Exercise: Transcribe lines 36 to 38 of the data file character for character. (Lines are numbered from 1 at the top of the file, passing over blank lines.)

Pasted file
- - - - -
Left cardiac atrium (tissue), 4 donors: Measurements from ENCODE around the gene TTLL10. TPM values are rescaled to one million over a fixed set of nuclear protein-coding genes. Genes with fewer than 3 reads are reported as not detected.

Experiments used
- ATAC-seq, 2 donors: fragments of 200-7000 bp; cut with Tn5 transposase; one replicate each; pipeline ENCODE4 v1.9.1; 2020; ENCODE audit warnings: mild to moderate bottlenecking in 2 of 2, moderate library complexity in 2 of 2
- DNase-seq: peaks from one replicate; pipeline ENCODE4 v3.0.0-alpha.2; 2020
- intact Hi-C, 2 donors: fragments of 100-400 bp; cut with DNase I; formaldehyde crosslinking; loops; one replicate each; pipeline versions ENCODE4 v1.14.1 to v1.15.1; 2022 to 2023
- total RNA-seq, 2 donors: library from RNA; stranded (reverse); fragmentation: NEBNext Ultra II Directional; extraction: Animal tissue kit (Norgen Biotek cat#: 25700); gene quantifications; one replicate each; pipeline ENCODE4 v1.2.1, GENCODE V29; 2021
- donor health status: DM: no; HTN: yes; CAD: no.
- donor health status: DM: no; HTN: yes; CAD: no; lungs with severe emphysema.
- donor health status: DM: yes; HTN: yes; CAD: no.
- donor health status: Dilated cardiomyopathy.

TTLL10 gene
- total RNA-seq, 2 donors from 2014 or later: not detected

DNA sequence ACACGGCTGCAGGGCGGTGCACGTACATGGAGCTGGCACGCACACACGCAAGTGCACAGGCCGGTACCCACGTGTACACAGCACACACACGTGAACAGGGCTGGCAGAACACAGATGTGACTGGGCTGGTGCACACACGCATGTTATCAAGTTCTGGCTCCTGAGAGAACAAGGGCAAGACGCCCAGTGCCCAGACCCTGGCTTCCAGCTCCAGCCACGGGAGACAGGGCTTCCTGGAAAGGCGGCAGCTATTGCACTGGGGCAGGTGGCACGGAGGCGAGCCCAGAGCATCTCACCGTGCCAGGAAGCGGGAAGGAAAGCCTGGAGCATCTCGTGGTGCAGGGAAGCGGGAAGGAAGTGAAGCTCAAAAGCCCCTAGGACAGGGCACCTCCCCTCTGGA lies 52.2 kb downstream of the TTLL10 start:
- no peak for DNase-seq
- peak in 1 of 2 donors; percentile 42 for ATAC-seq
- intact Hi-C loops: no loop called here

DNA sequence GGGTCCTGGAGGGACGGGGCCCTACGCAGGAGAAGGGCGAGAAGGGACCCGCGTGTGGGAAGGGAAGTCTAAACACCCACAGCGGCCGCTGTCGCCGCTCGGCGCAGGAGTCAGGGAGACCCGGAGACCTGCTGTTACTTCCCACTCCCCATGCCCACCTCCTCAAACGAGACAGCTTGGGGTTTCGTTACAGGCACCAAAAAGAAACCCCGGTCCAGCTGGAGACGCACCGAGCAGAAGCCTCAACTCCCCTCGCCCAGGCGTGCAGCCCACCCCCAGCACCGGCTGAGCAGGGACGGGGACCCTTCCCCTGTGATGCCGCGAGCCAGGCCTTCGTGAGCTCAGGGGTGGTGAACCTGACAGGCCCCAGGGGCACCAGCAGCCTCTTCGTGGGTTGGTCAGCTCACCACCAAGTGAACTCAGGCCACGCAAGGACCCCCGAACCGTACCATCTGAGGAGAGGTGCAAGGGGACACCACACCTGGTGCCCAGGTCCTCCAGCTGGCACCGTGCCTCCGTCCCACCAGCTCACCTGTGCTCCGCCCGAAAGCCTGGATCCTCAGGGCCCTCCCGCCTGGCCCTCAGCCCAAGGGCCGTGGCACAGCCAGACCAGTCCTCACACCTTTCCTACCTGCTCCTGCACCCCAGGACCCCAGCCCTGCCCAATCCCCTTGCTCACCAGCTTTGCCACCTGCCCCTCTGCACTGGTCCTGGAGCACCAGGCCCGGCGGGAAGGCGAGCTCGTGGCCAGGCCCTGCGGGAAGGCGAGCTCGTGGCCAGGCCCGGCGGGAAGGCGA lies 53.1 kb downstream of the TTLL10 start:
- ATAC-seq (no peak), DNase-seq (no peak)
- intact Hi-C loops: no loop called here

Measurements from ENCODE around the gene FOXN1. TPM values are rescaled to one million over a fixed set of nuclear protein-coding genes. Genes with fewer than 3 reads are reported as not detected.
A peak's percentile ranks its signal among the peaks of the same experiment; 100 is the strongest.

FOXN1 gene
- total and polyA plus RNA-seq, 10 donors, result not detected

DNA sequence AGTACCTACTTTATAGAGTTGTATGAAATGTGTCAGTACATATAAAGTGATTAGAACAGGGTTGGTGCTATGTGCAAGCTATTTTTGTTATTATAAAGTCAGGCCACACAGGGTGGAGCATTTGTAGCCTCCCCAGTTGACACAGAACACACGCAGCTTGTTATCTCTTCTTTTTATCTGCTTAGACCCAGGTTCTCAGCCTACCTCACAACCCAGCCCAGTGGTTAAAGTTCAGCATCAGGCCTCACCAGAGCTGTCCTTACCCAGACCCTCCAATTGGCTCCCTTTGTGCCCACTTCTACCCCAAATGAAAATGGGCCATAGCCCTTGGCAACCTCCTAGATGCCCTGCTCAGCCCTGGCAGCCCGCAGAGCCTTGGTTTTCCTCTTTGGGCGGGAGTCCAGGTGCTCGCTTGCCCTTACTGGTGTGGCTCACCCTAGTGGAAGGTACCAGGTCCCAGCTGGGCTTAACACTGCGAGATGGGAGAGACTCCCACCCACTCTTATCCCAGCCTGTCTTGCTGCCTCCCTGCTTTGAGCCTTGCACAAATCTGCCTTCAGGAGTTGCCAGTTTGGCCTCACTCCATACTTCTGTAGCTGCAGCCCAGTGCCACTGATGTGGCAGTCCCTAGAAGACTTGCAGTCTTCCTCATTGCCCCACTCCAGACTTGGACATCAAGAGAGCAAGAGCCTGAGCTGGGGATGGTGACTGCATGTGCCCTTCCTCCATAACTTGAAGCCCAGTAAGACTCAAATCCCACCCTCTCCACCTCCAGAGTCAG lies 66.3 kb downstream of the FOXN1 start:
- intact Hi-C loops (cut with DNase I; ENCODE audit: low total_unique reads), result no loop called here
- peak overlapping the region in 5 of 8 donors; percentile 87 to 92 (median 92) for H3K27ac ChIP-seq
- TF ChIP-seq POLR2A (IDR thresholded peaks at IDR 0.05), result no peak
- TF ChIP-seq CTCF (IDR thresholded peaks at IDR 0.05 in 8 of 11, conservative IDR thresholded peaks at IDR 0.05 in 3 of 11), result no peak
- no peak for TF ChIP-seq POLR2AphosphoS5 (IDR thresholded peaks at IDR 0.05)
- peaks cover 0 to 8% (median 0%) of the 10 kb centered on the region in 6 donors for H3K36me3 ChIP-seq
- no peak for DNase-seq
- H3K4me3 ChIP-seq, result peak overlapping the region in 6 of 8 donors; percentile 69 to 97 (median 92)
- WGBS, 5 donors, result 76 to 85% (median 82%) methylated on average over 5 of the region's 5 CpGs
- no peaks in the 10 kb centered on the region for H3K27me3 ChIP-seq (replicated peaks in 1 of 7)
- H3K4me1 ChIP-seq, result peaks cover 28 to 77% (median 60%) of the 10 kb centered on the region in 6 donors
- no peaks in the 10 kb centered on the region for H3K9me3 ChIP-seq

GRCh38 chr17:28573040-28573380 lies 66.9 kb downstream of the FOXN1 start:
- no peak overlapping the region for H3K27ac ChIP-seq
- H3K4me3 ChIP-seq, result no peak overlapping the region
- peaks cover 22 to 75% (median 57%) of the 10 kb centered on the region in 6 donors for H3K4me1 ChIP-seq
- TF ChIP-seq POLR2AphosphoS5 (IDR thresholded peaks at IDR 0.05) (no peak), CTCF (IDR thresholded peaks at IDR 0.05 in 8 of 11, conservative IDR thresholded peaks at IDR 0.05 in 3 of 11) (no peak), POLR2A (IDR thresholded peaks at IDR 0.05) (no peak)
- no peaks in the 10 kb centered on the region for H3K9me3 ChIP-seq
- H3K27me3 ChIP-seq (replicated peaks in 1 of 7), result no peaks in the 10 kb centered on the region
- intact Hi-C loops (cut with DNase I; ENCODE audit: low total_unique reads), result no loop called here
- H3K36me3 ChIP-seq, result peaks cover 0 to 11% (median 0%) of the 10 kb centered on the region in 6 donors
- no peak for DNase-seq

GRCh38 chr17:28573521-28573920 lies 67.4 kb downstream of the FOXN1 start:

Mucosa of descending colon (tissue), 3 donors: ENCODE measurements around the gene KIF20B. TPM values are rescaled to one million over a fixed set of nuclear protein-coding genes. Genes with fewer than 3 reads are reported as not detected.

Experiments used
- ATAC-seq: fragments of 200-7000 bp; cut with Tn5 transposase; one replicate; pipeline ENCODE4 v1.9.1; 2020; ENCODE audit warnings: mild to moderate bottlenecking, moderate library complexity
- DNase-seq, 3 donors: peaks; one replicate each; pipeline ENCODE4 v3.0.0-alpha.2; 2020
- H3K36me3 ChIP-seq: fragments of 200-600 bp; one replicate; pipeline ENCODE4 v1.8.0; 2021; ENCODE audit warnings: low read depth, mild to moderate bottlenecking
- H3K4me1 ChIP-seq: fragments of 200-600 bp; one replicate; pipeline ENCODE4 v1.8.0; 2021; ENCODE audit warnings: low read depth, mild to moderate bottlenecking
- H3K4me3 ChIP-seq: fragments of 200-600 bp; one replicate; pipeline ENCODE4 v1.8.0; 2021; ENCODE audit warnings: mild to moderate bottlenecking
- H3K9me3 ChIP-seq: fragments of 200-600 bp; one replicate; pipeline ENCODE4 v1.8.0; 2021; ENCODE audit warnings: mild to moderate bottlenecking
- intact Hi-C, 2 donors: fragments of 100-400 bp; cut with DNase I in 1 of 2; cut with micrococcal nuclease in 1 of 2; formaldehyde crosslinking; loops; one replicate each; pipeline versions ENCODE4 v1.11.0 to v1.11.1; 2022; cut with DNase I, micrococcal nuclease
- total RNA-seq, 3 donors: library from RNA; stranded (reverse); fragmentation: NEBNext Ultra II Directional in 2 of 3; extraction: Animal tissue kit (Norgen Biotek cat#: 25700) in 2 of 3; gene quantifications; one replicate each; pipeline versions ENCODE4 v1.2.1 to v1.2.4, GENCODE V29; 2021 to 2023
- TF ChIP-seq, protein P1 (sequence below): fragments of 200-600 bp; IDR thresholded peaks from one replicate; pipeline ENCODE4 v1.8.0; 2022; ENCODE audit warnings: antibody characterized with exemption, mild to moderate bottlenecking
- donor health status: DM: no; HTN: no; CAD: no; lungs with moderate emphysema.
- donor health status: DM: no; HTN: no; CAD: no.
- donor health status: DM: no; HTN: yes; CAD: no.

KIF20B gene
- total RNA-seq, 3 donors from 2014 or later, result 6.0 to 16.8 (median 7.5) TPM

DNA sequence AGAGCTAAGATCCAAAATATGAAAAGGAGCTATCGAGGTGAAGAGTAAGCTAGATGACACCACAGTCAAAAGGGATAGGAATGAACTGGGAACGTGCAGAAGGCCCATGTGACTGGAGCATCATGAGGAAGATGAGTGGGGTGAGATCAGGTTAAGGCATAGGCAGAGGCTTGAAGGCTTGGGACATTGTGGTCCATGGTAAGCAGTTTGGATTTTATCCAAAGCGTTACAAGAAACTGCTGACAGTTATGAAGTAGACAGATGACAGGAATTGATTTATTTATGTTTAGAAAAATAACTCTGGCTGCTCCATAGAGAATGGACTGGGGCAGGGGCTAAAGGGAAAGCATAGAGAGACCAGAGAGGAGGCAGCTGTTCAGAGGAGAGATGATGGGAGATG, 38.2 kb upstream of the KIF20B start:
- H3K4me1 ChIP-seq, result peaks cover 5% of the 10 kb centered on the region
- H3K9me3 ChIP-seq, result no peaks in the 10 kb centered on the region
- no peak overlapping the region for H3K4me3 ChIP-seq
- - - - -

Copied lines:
- no peaks in the 10 kb centered on the region for H3K9me3 ChIP-seq

GRCh38 chr17:28573040-28573380 lies 66.9 kb downstream of the FOXN1 start:
- no peak overlapping the region for H3K27ac ChIP-seq